The Highs are worth the Lows

My first Western Blot ever. I am thinking of framing it. I was so proud of myself. I did everything from scratch. I know it may seem simple and everyone in the biology world might know how to do it, but it was my first and it was a big thing for me. I casted the stacking and the resolving gel. Again I have learned the WHY of everything. I now know the importance of the pH difference between the stalking and the resolving gel and the importance of the amount of polyacrylamide one adds (depends on the size of the protein of interest). If you study a big protein then you add less polyacrylamide in order for the big proteins to run faster down the gel. The Ammonia Persulphate Solution (APS) added to preparation of gel acts as an initiator and the TEMED as a catalyst so you add those two components last in order to begin polymerization of your gel (not before or it becomes a solid before you can cast it). I heated my samples with loading buffer which contained SDS and loaded it with marker and previously collected samples. I covered everything with running buffer at working conditions (1x this term is also new to me). Then transferred my proteins from the gel to a membrane via current again. Once my proteins were in the membrane, I blocked the membrane with milk, yeah milk, inorder to prevent unspecific binding of the primary antibody and then added the diluted rabbit antibody overnight which was specific to protein of interest which was CHIP in this case. You have to pay attention to where your proteins are at all times and having a marker with protein sizes helps. CHIP was around 35kDa. Then I had to come in the next morning to do washes and place secondary antibody which was anti-rabbit. This secondary antibody is special in that it has Horse Radish Peroxidase. It is used to locate the protein of interest since it is an enzyme that provides a detectable signal. In order to obtain this signal you have to go down to the dark room just like photography to develop film. In the dark room you provide the enzyme with substrate and then it turns it into product that can be detected with the film. It is the coolest thing. I have also used another technique where you can scan the membrane and it detects fluorescence but here you have to use a different secondary antibody, I do not know the specifics just yet, but it’s easily done which I like aswell.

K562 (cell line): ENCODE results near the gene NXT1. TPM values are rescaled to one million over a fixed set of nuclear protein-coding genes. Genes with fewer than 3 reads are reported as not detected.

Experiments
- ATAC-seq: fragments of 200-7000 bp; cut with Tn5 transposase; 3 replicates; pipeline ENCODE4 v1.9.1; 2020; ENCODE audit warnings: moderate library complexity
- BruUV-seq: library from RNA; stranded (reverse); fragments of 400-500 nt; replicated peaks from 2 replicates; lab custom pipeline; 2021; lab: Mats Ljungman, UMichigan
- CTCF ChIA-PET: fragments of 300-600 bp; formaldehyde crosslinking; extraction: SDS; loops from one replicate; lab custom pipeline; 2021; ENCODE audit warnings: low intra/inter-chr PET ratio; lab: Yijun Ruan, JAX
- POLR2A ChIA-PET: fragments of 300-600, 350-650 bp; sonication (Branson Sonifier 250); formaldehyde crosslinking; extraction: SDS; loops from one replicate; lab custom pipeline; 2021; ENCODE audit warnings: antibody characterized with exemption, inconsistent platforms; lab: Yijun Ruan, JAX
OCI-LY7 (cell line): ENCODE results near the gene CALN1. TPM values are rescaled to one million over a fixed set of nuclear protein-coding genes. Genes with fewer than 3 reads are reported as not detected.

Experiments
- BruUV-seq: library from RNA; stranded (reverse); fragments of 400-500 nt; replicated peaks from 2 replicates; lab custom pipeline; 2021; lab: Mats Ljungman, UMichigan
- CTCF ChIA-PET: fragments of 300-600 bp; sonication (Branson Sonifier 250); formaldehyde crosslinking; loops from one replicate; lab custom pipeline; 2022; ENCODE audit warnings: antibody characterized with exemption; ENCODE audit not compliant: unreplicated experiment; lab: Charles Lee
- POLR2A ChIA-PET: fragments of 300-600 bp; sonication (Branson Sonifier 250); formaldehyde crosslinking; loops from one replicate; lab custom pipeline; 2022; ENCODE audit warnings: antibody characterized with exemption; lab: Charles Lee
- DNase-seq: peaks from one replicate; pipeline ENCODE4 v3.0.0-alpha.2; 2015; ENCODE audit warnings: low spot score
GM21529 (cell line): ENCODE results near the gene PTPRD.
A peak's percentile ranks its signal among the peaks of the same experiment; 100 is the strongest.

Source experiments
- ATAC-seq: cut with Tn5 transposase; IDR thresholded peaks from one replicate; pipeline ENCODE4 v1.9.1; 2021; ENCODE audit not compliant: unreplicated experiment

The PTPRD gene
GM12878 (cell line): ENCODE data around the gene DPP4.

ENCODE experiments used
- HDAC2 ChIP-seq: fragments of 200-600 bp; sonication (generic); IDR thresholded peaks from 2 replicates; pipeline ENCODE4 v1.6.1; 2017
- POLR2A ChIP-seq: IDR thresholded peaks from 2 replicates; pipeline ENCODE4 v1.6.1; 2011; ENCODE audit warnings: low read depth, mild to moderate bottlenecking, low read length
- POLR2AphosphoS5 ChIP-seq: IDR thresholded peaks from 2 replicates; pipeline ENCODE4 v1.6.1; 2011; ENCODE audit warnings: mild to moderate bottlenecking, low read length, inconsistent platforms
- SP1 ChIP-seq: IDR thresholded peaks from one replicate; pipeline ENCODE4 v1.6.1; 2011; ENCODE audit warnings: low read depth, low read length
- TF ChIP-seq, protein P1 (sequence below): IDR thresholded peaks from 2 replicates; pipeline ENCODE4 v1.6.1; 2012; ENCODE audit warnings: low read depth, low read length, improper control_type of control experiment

I am telling you all this not because I want to bore you, but to show you how much I have learned… I do not want to simply to tell you that I have learned a lot… I want you to believe me! The more I think about it, the more grateful I am for this experience. It was extremely hands on. It showed me to think and to practice. Yeah it was a lot of mistakes. So many, but that’s what really makes me appreciate it. I am so happy. This has totally been worth it, every minute.

WHY?